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Articles sur Brown v. Board of Education

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Black teachers comprise just 7% of U.S. public school teachers even though 16% of their students are Black. Jessica Rinaldi/The Boston Globe via Getty Images

Lessons from segregated schools can help make today’s classrooms more inclusive

Two scholars of inclusive education explain how segregated Black schools advocated for Black children in a way that’s often missing from today’s desegregated classrooms.
President Lyndon Johnson signing the 1964 Civil Rights Act, which aimed to do away with racial discrimination in the law. But discrimination persisted. AP file photo

Critical race theory: What it is and what it isn’t

A scholar of race and racism explains what critical race theory is – and how many people get it wrong.
School boycott picketers march across the Brooklyn Bridge to the Board of Education in 1964. Bettmann Archive/Getty Images

Fighting school segregation didn’t take place just in the South

In the 1950s, Harlem mother Mae Mallory fought a school system that she saw as ‘just as Jim Crow’ as the one she had attended in the South.
Justice Neil Gorsuch, a Trump appointee, surprised many court watchers by authoring the decision to expand the Civil Rights Act. Chip Somodevilla/Getty Images

When Supreme Court justices defy expectations

Justice Neil Gorsuch joined the Supreme Court as a conservative. But his ruling in a major civil rights case is part of a pattern of justices setting aside ideology to address historic injustices.
School segregation was the law of the land in the U.S. during much of the 19th and 20th centuries. Everett Historical/Shutterstock.com

Who was the first Black child to go to an integrated school?

School integration is often thought of as something that took place in the 1960s. But the first Black student to desegregate a school by court order was an Iowa girl named Susan Clark in 1868.
A 1974 Supreme Court decision found that school segregation was allowable if it wasn’t being done on purpose. AP

The Supreme Court decision that kept suburban schools segregated

When the Supreme Court exempted suburbs in the North from the kind of desegregation orders imposed in the South, it enabled the ‘de facto’ segregation that continues in America’s schools to this day.
Thurgood Marshall outside the Supreme Court in Washington in 1958. Marshall, the head of the NAACP’s legal arm who argued part of the case, went on to become the Supreme Court’s first African-American justice. AP

The Brown v. Board of Education case didn’t start how you think it did

While the Brown vs. Board of Education case is often celebrated for ordering school desegregation, history shows many black people in the city where the case began opposed integrated schools.
Jessie Dean Gipson Simmons, shown top center about age 37, c. 1961. [Clockwise: daughter Angela, sons Obadiah Jerone, Jr. and Carl, and husband Obadiah Jerone, Sr.; daughters Carolyn and Quendelyn are not pictured] Simmons family archives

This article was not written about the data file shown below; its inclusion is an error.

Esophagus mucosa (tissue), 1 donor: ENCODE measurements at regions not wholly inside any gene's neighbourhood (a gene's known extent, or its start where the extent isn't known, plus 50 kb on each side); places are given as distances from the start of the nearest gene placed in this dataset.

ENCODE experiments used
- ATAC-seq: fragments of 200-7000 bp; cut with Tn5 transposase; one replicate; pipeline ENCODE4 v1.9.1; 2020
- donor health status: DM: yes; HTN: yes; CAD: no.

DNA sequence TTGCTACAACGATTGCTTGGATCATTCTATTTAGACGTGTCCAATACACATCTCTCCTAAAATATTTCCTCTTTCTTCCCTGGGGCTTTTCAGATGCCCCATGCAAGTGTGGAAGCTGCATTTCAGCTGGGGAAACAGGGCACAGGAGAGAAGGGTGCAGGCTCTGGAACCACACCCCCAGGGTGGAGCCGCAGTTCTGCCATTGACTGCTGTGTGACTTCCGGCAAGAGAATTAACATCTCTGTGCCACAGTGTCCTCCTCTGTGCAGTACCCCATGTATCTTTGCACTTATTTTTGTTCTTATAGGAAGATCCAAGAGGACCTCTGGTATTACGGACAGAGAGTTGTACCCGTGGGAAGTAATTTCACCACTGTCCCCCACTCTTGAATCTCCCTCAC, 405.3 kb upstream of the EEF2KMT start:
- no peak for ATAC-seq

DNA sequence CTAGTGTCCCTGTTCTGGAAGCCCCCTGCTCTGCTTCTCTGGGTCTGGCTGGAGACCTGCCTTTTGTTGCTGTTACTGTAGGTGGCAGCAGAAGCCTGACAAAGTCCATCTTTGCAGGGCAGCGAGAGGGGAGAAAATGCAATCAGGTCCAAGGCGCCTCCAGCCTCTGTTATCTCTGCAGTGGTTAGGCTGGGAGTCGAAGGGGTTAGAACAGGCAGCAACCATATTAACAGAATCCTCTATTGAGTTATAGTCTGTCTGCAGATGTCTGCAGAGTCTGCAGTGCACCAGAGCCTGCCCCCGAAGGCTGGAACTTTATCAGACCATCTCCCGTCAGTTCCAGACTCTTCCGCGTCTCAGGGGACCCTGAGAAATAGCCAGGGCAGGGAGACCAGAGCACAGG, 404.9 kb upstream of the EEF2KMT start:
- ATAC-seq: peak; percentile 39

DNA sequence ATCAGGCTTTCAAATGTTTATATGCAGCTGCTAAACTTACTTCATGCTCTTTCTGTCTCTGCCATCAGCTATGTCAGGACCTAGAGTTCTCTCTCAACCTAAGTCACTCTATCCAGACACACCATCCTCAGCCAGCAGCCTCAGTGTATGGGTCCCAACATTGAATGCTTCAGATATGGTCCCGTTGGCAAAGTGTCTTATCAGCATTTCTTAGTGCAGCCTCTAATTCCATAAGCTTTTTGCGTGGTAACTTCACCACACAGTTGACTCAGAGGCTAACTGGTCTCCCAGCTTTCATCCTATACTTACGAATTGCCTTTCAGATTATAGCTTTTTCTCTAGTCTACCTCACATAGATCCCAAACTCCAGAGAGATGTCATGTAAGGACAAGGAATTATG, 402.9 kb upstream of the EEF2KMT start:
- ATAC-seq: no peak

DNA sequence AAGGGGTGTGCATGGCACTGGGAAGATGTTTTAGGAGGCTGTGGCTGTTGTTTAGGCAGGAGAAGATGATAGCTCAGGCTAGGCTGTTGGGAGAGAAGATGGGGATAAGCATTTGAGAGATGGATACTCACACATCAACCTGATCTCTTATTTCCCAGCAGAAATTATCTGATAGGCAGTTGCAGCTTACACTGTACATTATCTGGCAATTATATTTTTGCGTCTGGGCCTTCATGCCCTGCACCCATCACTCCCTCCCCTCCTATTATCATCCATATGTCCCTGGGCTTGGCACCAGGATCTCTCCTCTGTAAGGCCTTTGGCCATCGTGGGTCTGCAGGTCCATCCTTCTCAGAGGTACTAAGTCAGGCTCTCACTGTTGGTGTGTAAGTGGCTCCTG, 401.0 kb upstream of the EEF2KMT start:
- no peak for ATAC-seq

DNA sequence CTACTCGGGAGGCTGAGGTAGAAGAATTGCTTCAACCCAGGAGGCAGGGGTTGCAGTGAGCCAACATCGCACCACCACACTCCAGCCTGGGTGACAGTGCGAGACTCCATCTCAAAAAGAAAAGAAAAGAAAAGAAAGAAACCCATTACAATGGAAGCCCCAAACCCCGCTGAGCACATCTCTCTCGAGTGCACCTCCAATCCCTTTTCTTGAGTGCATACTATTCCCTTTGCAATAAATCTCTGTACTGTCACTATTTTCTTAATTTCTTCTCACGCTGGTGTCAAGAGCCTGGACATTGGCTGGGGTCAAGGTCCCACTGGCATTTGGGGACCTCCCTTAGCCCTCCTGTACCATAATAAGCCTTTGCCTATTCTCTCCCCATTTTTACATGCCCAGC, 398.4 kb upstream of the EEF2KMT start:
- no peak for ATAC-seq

Jessie Simmons: How a schoolteacher became an unsung hero of the civil rights movement

When Jessie Simmons applied for a teaching job in 1958, her application went to a separate file for “Negro teachers” and got rejected. An education scholar recounts how Simmons fought back and won.
Supporters and opponents of marriage equality demonstrating in front of the Supreme Court. Reuters/Joshua Roberts

Are you suddenly interested in the Supreme Court? You’re not alone

Americans have rediscovered the Supreme Court, as they do periodically when it’s at the center of controversy. With a president who attacks the legitimacy of courts, will their attention be benign?
Despite decades of attempts at integration, America’s school remain largely segregated. Monkey Business Images/Shutterstock

Why America needs a new approach to school desegregation

Better funding, integrated neighborhoods and a diverse teacher workforce are among the things needed to dismantle a long-standing racially segregated school system, a scholar argues.
Are single-sex schools better? Franklin Park Library

Single-sex schools: Could they harm your child?

Separating girls and boys takes away opportunities to learn from one another. It also encourages stereotyping and sexism.
People queue up outside the US Supreme Court in Washington, DC to hear the case of Fisher v University of Texas, Austin. Jose Luis Magaua/Reuters

How much diversity can the US Constitution stand?

As the affirmative action case comes up before the US Supreme Court again, the question being asked is how much diversity is enough?
Systems of oppression have much in common. Department of Foreign Affairs and Trade

Racial and caste oppression have many similarities

Racial inequality in America has its parallel in caste inequality in India. What can the world’s two largest democracies learn from each other?

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